All in for JP Auclair; inaugural JP Memorial was a fitting tribute to the legend

All in for JP Auclair; inaugural JP Memorial was a fitting tribute to the legend

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The inaugural JP Memorial is drawing to a close here at Riksgränsen, Sweden, 200 km north of the Arctic Circle. As I type, I’m posted up in the lobby of the Riksgränsen Hotel; from my window-seat perch, I’m overlooking a village of mostly red and white camping trailers where many adventurous souls reside during the springtime. Beyond this network of mobile homes, snowmobiles are rocketing across the flat Arctic tundra. Rocky, snow covered hills bask in the golden glow of the evening sun. Pink-orange clouds dot the light-blue sky. It’s 9:00 p.m. and the sun won’t set for another hour and a half. This far north, the light is perpetual.

Our crew is dispersing—the journey home begins. I’ve got a bus to catch early tomorrow morning, but right now, all I can think is, “I don’t want to leave this place.”

In the past few days, we witnessed a fun-filled and action-packed session on a good ol’ hand-shaped quarterpipe; we enjoyed a shenanigans-laden backflip mute contest; we’ve taken advantage of an absolutely beautiful setting, touring and skiing from sun-up to sun-down; we’ve forged lifelong bonds and we’ve paid tribute to the man who brought us all together: JP Auclair.

Riksgränsen, Sweden — 200 km north of the Arctic Circle.


After 28 hours in transit, I arrived at “Riks” on Sunday, May 3. I came by way of the regional airport in Kiruna, Sweden; others chose Narvik, Norway as a stepping stone. From Narvik, it’s 45 minutes to Riksgränsen by bus. From Kiruna, it’s an hour and 45’. Travelers have the option of a train, as well. It’s a slog to be sure, but I’d be darned if someone wasn’t overcome with a feeling of awe and excitement to have arrived in a place so unique, so beautiful, so frickin’ out there.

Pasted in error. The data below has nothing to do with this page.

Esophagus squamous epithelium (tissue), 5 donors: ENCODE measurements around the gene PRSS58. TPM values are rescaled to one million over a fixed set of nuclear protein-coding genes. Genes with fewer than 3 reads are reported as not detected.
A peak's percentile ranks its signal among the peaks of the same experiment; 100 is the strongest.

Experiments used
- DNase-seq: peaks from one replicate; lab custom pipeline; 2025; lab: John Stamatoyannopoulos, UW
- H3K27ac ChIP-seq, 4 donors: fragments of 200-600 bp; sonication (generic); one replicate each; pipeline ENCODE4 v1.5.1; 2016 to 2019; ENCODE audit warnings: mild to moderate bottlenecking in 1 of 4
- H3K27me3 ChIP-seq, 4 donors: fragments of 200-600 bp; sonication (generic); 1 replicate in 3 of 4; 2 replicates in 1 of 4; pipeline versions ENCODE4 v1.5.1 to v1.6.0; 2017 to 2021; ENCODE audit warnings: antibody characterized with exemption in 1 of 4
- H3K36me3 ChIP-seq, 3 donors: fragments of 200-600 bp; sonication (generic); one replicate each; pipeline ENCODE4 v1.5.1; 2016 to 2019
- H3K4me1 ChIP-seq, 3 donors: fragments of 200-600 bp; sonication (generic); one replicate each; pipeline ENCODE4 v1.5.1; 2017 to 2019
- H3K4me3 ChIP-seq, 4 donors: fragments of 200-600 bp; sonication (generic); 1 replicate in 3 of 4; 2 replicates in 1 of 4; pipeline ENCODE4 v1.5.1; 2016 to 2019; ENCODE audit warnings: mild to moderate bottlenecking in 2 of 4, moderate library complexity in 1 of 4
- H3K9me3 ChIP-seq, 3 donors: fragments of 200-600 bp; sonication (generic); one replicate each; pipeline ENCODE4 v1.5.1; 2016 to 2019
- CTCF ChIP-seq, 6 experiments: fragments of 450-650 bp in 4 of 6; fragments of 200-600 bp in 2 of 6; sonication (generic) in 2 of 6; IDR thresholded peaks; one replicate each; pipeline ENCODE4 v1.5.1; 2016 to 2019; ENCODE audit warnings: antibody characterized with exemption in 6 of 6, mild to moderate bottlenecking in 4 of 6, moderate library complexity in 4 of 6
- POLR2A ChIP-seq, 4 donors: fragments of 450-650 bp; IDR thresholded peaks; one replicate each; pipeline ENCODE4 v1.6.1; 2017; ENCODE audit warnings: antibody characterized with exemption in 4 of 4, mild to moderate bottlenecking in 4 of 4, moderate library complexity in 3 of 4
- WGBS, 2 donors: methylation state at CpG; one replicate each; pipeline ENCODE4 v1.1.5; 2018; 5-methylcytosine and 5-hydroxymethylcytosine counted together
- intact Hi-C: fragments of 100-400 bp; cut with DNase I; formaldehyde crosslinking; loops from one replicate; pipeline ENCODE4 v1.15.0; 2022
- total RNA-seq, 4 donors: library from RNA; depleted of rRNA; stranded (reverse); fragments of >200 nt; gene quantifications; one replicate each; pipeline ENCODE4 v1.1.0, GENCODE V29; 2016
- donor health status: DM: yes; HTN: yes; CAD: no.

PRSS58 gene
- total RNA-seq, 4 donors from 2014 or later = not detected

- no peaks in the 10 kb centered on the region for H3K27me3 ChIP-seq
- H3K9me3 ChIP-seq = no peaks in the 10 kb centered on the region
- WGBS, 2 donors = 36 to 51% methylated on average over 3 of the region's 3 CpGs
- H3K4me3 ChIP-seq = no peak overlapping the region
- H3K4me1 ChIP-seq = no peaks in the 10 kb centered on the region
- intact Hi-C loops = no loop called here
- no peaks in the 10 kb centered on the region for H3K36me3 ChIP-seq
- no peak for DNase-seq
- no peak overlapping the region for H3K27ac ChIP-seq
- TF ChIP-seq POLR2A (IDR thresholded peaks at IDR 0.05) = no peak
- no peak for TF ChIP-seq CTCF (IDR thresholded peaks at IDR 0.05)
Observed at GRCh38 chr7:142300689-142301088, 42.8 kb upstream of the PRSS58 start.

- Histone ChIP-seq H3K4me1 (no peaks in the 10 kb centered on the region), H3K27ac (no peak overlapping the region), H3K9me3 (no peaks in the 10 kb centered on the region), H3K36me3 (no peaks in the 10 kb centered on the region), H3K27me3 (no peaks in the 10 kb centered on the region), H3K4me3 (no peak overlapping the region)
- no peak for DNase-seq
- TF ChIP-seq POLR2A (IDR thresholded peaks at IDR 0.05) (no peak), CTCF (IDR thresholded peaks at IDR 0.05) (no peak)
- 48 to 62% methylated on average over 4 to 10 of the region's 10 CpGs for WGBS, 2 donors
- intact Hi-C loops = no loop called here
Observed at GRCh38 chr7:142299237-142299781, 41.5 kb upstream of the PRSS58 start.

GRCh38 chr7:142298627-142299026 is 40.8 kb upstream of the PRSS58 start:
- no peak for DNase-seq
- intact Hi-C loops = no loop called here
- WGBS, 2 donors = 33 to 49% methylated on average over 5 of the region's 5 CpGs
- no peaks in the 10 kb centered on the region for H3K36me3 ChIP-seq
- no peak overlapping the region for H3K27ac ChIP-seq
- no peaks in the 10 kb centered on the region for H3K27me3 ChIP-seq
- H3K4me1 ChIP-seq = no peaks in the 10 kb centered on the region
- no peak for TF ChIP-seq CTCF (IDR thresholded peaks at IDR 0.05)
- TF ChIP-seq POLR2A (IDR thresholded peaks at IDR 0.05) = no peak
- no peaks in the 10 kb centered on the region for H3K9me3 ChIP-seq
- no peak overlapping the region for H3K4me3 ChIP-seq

But, “Why there?

This question was oft asked by my family and friends in the weeks leading up to the event. And I began to explain how Chris O’Connell, Armada Skis’ co-founder, refers to this place as the birthplace of modern skiing.

“The King of the Hill Contest at Riksgränsen, 1998, was the first place JP and I met,” said O’Connell two months back, when the event was first announced. “We shot together for two weeks, and I quickly realized I was documenting the future of skiing. It was the first time any skier hit a halfpipe or quarterpipe with style. In the days before YouTube and Instagram, this contest was the first place the international ski media and photographers, therefore the world, really got an up-close peek at what could be done on skis in a terrain park. JP Auclair and JF Cusson filled the magazines in Europe and North America that following fall with the photos and stories from Riks’. Word traveled a bit slower back then.”

O’Connell later told me, “I consider [that trip in 1998] to be the most important of my life. If I didn’t meet JP, we would have never started Armada. My life would have been so different.”


Where it all began. JP Auclair in Riksgränsen, 1998. Photo by Chris O’Connell.

As I walk the short jaunt from the bus drop-zone at Riks’ up to the hotel, I peer up at the ski hill and I try to imagine JP and co. skiing here in ’98. The chairlifts have stopped turning for the day—the mountain is quiet. Soon, I arrive at the front door of the lodge and I pause; I recognize this spot, sadly, for all the wrong reasons.

The entrance, marked by the yellow-and-blue Riksgränsen logo, appears in the now-iconic photograph of JP and Andreas Fransson, shot by Daniel Rönnbäck in the spring of 2014; the two men stand together by the doorstep, each hoisting a beer. When JP and Andreas passed, on September 30, 2014, this image made its way rapidly around the web. The picture became a symbol of the tragic day; I couldn’t help but interpret the raising of the beers as a farewell “skål.”

And here I was, with my feet planted firmly in the spot where the two icons once stood.